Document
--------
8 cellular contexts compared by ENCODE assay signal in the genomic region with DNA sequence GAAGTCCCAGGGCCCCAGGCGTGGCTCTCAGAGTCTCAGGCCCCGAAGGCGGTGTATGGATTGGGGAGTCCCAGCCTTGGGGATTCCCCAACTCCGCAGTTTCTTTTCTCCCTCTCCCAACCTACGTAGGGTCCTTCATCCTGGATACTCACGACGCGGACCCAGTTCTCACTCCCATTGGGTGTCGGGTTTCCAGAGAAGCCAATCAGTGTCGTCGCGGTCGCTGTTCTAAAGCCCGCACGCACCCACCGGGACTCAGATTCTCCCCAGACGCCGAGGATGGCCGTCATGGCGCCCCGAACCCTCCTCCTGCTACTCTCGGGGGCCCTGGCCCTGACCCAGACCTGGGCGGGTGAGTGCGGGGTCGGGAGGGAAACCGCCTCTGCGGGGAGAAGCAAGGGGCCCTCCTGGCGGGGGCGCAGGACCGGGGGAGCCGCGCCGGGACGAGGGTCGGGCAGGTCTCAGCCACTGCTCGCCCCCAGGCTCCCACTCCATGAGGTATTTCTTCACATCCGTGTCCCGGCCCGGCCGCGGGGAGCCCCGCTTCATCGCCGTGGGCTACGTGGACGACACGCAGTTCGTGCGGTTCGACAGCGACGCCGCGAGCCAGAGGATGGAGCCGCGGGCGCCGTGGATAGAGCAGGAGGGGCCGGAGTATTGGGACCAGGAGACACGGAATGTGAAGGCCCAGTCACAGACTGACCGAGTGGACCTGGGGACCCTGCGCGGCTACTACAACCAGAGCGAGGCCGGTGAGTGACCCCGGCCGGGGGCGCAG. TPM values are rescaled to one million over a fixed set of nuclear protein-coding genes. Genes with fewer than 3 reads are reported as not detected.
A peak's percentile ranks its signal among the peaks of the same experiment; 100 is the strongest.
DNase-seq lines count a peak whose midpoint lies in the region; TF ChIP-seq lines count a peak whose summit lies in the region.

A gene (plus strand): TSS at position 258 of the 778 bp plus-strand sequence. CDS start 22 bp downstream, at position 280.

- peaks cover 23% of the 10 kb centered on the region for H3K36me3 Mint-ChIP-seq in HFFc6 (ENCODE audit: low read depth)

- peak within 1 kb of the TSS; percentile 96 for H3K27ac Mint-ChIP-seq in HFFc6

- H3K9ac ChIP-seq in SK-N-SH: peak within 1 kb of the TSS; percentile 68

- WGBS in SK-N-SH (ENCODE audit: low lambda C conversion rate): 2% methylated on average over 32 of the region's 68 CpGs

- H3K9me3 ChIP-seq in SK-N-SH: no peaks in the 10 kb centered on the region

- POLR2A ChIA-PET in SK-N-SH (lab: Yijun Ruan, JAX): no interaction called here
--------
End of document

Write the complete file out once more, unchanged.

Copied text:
8 cellular contexts compared by ENCODE assay signal in the genomic region with DNA sequence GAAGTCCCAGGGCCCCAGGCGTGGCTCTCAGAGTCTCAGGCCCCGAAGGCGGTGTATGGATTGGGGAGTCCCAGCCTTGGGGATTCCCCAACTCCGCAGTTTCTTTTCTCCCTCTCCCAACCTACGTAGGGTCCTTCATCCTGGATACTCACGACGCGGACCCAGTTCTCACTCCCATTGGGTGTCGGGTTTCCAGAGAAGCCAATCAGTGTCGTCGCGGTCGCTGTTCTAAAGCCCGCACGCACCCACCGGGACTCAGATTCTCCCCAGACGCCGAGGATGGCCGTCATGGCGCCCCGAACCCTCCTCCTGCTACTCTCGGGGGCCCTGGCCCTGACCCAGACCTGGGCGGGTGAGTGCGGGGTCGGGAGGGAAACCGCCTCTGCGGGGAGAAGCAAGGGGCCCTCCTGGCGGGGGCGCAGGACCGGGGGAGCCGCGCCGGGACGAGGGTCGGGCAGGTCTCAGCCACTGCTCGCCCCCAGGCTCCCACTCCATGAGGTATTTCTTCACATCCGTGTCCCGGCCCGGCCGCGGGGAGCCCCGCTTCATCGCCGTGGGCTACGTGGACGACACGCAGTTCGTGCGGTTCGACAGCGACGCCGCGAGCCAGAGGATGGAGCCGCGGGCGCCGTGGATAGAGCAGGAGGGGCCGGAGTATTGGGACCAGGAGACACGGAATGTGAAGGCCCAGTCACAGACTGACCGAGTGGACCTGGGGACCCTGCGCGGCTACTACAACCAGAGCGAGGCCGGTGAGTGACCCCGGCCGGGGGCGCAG. TPM values are rescaled to one million over a fixed set of nuclear protein-coding genes. Genes with fewer than 3 reads are reported as not detected.
A peak's percentile ranks its signal among the peaks of the same experiment; 100 is the strongest.
DNase-seq lines count a peak whose midpoint lies in the region; TF ChIP-seq lines count a peak whose summit lies in the region.

A gene (plus strand): TSS at position 258 of the 778 bp plus-strand sequence. CDS start 22 bp downstream, at position 280.

- peaks cover 23% of the 10 kb centered on the region for H3K36me3 Mint-ChIP-seq in HFFc6 (ENCODE audit: low read depth)

- peak within 1 kb of the TSS; percentile 96 for H3K27ac Mint-ChIP-seq in HFFc6

- H3K9ac ChIP-seq in SK-N-SH: peak within 1 kb of the TSS; percentile 68

- WGBS in SK-N-SH (ENCODE audit: low lambda C conversion rate): 2% methylated on average over 32 of the region's 68 CpGs

- H3K9me3 ChIP-seq in SK-N-SH: no peaks in the 10 kb centered on the region

- POLR2A ChIA-PET in SK-N-SH (lab: Yijun Ruan, JAX): no interaction called here